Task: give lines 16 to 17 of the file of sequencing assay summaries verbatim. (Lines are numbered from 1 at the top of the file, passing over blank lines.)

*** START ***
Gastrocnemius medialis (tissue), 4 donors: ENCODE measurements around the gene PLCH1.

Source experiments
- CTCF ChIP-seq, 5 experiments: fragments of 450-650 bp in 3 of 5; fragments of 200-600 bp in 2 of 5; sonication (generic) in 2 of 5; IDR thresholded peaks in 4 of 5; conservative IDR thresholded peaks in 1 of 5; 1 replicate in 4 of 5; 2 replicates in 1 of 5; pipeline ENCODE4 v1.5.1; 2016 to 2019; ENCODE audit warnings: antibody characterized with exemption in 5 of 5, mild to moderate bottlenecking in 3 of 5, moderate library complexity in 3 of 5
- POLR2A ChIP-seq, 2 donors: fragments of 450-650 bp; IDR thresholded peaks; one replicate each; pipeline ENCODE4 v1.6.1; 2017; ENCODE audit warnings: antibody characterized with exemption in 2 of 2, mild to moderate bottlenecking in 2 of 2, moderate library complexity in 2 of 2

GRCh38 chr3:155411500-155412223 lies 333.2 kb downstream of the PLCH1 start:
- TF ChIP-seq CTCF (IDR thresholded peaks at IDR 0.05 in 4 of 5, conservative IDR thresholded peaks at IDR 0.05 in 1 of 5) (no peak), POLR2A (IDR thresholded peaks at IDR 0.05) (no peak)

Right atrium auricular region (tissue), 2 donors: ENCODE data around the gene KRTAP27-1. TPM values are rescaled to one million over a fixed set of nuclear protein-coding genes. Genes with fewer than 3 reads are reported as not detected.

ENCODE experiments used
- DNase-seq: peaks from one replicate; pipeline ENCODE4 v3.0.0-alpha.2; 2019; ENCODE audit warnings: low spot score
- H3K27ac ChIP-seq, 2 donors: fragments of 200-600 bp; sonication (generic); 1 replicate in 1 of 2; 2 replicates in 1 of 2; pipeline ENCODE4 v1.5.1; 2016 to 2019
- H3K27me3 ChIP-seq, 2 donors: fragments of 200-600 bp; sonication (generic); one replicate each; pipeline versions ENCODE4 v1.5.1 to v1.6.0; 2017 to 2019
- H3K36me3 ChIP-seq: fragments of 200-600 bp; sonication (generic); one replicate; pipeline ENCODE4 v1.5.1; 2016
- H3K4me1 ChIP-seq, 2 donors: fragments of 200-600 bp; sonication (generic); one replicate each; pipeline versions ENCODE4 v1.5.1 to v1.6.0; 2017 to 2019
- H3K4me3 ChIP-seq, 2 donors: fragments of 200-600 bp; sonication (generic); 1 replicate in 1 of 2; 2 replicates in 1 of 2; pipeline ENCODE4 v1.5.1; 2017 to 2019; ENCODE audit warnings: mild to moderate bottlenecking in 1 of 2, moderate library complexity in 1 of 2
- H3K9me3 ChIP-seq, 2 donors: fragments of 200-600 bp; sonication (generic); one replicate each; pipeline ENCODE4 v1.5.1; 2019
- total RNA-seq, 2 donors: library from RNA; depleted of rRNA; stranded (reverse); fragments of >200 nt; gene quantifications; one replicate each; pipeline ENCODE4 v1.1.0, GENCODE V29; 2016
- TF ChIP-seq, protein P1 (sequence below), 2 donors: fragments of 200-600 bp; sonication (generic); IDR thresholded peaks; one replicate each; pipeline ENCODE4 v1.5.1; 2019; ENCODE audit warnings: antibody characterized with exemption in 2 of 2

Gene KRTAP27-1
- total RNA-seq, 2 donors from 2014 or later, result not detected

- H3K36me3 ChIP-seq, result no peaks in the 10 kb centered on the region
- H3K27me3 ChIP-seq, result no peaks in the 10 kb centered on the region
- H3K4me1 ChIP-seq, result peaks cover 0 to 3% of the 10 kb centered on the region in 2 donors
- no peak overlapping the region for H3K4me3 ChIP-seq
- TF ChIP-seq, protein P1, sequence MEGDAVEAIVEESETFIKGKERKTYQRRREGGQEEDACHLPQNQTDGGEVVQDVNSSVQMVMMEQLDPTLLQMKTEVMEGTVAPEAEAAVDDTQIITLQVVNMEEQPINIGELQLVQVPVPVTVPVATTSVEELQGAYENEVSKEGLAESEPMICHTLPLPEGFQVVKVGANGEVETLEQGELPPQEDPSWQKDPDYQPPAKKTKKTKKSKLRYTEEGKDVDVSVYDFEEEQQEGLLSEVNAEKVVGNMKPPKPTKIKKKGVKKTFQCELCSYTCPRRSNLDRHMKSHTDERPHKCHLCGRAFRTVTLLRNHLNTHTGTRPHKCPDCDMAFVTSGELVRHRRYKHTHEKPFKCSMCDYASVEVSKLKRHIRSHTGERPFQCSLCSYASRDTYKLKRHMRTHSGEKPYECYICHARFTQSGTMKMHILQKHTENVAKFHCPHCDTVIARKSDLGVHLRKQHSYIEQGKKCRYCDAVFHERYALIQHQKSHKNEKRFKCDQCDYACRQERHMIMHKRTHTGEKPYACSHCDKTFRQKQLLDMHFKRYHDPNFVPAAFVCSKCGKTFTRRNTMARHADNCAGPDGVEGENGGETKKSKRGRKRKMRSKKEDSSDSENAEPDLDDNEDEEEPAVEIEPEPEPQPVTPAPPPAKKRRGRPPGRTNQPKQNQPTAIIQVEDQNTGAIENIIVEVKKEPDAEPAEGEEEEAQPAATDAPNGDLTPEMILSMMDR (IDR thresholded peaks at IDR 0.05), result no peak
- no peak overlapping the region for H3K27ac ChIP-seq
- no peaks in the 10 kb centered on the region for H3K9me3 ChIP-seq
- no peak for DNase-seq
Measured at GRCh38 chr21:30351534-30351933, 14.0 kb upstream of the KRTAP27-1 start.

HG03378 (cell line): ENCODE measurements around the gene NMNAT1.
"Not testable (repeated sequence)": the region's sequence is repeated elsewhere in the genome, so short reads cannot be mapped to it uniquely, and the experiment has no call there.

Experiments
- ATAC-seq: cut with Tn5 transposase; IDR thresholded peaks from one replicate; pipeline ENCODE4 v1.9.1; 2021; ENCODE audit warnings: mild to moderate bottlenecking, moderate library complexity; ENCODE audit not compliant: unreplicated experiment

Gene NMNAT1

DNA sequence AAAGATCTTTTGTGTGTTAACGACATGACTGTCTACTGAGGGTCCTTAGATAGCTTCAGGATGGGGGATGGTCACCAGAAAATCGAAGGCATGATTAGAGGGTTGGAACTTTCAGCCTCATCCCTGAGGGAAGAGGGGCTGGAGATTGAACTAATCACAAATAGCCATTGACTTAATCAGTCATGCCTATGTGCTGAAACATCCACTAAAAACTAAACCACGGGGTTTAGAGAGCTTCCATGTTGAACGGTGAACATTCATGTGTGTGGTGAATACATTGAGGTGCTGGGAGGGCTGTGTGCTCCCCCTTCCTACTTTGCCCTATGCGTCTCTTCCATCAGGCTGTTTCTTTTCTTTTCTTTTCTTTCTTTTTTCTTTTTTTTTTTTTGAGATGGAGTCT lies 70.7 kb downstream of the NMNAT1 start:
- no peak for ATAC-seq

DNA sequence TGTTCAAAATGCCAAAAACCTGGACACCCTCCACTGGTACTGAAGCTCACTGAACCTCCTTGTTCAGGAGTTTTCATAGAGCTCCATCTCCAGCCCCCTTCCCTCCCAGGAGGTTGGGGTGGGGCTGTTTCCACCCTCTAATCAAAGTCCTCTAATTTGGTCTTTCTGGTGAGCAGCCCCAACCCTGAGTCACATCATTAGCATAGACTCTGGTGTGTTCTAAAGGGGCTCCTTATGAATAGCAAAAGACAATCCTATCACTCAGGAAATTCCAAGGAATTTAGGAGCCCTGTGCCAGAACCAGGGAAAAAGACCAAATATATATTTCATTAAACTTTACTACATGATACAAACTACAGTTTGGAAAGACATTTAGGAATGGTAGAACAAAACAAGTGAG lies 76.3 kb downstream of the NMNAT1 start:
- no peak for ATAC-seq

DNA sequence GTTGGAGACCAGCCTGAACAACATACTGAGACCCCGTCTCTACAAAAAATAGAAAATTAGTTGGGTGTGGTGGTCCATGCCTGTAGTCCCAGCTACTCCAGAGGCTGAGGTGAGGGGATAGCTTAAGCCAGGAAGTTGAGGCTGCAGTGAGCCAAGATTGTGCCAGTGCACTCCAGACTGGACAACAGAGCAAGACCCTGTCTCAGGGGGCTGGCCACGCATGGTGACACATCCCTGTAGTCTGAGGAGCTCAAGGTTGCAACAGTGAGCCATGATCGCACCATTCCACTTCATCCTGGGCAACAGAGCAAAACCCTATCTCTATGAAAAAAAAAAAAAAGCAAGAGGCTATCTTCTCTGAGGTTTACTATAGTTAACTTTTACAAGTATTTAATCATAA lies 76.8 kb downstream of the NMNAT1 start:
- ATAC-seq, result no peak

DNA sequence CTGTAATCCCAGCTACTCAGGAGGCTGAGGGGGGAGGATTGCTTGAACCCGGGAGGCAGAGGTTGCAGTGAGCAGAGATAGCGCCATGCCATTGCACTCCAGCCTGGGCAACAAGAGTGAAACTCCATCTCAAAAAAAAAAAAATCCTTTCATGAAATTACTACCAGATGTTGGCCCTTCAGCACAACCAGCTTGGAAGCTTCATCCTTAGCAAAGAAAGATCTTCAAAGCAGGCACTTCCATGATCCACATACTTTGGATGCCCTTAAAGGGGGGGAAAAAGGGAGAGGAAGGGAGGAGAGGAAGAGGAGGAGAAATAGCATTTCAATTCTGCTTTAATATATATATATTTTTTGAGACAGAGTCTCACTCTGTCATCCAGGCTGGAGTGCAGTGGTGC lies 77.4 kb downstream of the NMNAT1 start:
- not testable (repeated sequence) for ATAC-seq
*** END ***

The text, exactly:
- total RNA-seq, 2 donors: library from RNA; depleted of rRNA; stranded (reverse); fragments of >200 nt; gene quantifications; one replicate each; pipeline ENCODE4 v1.1.0, GENCODE V29; 2016
- TF ChIP-seq, protein P1 (sequence below), 2 donors: fragments of 200-600 bp; sonication (generic); IDR thresholded peaks; one replicate each; pipeline ENCODE4 v1.5.1; 2019; ENCODE audit warnings: antibody characterized with exemption in 2 of 2